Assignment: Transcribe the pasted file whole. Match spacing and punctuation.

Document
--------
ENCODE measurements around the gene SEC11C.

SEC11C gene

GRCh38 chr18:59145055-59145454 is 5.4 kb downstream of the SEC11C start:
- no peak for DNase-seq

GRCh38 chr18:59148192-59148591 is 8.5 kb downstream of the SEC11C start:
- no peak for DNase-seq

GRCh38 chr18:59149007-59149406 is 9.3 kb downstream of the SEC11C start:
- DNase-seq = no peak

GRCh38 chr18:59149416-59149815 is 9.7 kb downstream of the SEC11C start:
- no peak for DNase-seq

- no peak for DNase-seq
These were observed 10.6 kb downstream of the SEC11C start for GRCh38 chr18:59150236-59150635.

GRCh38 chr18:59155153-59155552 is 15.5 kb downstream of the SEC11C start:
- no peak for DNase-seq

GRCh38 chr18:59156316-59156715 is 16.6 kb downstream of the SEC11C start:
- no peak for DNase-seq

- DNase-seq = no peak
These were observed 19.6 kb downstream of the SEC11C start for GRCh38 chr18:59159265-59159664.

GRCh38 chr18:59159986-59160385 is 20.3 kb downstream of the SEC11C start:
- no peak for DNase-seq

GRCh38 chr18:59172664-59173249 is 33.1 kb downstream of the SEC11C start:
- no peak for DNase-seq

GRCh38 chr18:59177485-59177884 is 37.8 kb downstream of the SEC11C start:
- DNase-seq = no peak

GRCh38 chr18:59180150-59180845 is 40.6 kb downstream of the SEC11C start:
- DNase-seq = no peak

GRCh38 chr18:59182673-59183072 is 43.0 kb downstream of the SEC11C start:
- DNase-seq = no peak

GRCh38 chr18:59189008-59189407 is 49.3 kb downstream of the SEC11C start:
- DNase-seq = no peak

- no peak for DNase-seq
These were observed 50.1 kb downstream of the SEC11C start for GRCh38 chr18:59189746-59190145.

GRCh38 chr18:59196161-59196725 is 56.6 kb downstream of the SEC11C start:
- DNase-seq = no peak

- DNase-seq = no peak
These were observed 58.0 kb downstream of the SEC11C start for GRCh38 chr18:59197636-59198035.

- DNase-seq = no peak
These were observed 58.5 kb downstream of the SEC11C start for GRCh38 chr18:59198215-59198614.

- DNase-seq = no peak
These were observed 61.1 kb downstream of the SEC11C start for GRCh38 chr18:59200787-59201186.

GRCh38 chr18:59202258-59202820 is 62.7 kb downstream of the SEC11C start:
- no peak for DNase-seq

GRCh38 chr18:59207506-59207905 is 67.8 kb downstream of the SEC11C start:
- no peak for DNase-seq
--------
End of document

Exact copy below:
ENCODE measurements around the gene SEC11C.

SEC11C gene

GRCh38 chr18:59145055-59145454 is 5.4 kb downstream of the SEC11C start:
- no peak for DNase-seq

GRCh38 chr18:59148192-59148591 is 8.5 kb downstream of the SEC11C start:
- no peak for DNase-seq

GRCh38 chr18:59149007-59149406 is 9.3 kb downstream of the SEC11C start:
- DNase-seq = no peak

GRCh38 chr18:59149416-59149815 is 9.7 kb downstream of the SEC11C start:
- no peak for DNase-seq

- no peak for DNase-seq
These were observed 10.6 kb downstream of the SEC11C start for GRCh38 chr18:59150236-59150635.

GRCh38 chr18:59155153-59155552 is 15.5 kb downstream of the SEC11C start:
- no peak for DNase-seq

GRCh38 chr18:59156316-59156715 is 16.6 kb downstream of the SEC11C start:
- no peak for DNase-seq

- DNase-seq = no peak
These were observed 19.6 kb downstream of the SEC11C start for GRCh38 chr18:59159265-59159664.

GRCh38 chr18:59159986-59160385 is 20.3 kb downstream of the SEC11C start:
- no peak for DNase-seq

GRCh38 chr18:59172664-59173249 is 33.1 kb downstream of the SEC11C start:
- no peak for DNase-seq

GRCh38 chr18:59177485-59177884 is 37.8 kb downstream of the SEC11C start:
- DNase-seq = no peak

GRCh38 chr18:59180150-59180845 is 40.6 kb downstream of the SEC11C start:
- DNase-seq = no peak

GRCh38 chr18:59182673-59183072 is 43.0 kb downstream of the SEC11C start:
- DNase-seq = no peak

GRCh38 chr18:59189008-59189407 is 49.3 kb downstream of the SEC11C start:
- DNase-seq = no peak

- no peak for DNase-seq
These were observed 50.1 kb downstream of the SEC11C start for GRCh38 chr18:59189746-59190145.

GRCh38 chr18:59196161-59196725 is 56.6 kb downstream of the SEC11C start:
- DNase-seq = no peak

- DNase-seq = no peak
These were observed 58.0 kb downstream of the SEC11C start for GRCh38 chr18:59197636-59198035.

- DNase-seq = no peak
These were observed 58.5 kb downstream of the SEC11C start for GRCh38 chr18:59198215-59198614.

- DNase-seq = no peak
These were observed 61.1 kb downstream of the SEC11C start for GRCh38 chr18:59200787-59201186.

GRCh38 chr18:59202258-59202820 is 62.7 kb downstream of the SEC11C start:
- no peak for DNase-seq

GRCh38 chr18:59207506-59207905 is 67.8 kb downstream of the SEC11C start:
- no peak for DNase-seq